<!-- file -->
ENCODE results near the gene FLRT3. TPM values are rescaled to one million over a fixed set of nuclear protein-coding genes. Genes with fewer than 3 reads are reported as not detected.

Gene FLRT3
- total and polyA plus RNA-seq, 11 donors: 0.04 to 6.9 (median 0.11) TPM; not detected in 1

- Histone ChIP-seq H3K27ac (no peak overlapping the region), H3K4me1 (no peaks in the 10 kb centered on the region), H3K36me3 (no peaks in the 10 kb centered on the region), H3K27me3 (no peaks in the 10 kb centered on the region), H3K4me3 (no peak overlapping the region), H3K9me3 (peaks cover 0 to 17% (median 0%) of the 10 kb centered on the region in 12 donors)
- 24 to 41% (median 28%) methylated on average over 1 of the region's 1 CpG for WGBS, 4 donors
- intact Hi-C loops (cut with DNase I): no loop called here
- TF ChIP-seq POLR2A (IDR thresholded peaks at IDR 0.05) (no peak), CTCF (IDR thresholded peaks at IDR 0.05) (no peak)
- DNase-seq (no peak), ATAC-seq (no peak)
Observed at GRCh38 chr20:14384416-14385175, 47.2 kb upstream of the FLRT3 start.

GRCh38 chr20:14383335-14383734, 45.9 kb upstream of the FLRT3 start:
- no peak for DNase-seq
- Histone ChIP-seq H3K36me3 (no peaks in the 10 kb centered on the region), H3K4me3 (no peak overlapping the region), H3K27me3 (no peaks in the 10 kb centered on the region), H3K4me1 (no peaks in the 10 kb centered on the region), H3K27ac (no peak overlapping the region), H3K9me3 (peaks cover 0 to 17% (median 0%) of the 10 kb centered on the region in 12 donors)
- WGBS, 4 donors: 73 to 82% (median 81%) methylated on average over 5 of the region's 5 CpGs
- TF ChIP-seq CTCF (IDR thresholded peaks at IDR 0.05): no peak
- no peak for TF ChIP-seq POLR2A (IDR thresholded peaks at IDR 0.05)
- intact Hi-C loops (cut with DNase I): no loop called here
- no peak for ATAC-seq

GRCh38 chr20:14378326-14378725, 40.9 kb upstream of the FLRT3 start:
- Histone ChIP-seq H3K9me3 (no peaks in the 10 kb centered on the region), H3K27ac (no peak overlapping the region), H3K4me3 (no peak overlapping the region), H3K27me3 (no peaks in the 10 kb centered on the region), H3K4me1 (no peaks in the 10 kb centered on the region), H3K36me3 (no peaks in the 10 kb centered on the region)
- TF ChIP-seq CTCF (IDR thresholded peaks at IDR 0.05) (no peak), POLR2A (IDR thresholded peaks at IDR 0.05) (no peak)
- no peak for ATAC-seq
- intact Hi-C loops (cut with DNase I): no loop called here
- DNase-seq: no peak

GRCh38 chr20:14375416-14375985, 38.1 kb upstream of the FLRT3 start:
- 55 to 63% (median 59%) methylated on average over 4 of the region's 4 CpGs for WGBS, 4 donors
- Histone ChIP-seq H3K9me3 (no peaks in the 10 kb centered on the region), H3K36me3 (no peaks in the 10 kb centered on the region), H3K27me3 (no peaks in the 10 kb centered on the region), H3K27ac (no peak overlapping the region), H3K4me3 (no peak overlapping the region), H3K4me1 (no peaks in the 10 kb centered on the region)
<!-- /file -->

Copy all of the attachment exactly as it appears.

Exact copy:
ENCODE results near the gene FLRT3. TPM values are rescaled to one million over a fixed set of nuclear protein-coding genes. Genes with fewer than 3 reads are reported as not detected.

Gene FLRT3
- total and polyA plus RNA-seq, 11 donors: 0.04 to 6.9 (median 0.11) TPM; not detected in 1

- Histone ChIP-seq H3K27ac (no peak overlapping the region), H3K4me1 (no peaks in the 10 kb centered on the region), H3K36me3 (no peaks in the 10 kb centered on the region), H3K27me3 (no peaks in the 10 kb centered on the region), H3K4me3 (no peak overlapping the region), H3K9me3 (peaks cover 0 to 17% (median 0%) of the 10 kb centered on the region in 12 donors)
- 24 to 41% (median 28%) methylated on average over 1 of the region's 1 CpG for WGBS, 4 donors
- intact Hi-C loops (cut with DNase I): no loop called here
- TF ChIP-seq POLR2A (IDR thresholded peaks at IDR 0.05) (no peak), CTCF (IDR thresholded peaks at IDR 0.05) (no peak)
- DNase-seq (no peak), ATAC-seq (no peak)
Observed at GRCh38 chr20:14384416-14385175, 47.2 kb upstream of the FLRT3 start.

GRCh38 chr20:14383335-14383734, 45.9 kb upstream of the FLRT3 start:
- no peak for DNase-seq
- Histone ChIP-seq H3K36me3 (no peaks in the 10 kb centered on the region), H3K4me3 (no peak overlapping the region), H3K27me3 (no peaks in the 10 kb centered on the region), H3K4me1 (no peaks in the 10 kb centered on the region), H3K27ac (no peak overlapping the region), H3K9me3 (peaks cover 0 to 17% (median 0%) of the 10 kb centered on the region in 12 donors)
- WGBS, 4 donors: 73 to 82% (median 81%) methylated on average over 5 of the region's 5 CpGs
- TF ChIP-seq CTCF (IDR thresholded peaks at IDR 0.05): no peak
- no peak for TF ChIP-seq POLR2A (IDR thresholded peaks at IDR 0.05)
- intact Hi-C loops (cut with DNase I): no loop called here
- no peak for ATAC-seq

GRCh38 chr20:14378326-14378725, 40.9 kb upstream of the FLRT3 start:
- Histone ChIP-seq H3K9me3 (no peaks in the 10 kb centered on the region), H3K27ac (no peak overlapping the region), H3K4me3 (no peak overlapping the region), H3K27me3 (no peaks in the 10 kb centered on the region), H3K4me1 (no peaks in the 10 kb centered on the region), H3K36me3 (no peaks in the 10 kb centered on the region)
- TF ChIP-seq CTCF (IDR thresholded peaks at IDR 0.05) (no peak), POLR2A (IDR thresholded peaks at IDR 0.05) (no peak)
- no peak for ATAC-seq
- intact Hi-C loops (cut with DNase I): no loop called here
- DNase-seq: no peak

GRCh38 chr20:14375416-14375985, 38.1 kb upstream of the FLRT3 start:
- 55 to 63% (median 59%) methylated on average over 4 of the region's 4 CpGs for WGBS, 4 donors
- Histone ChIP-seq H3K9me3 (no peaks in the 10 kb centered on the region), H3K36me3 (no peaks in the 10 kb centered on the region), H3K27me3 (no peaks in the 10 kb centered on the region), H3K27ac (no peak overlapping the region), H3K4me3 (no peak overlapping the region), H3K4me1 (no peaks in the 10 kb centered on the region)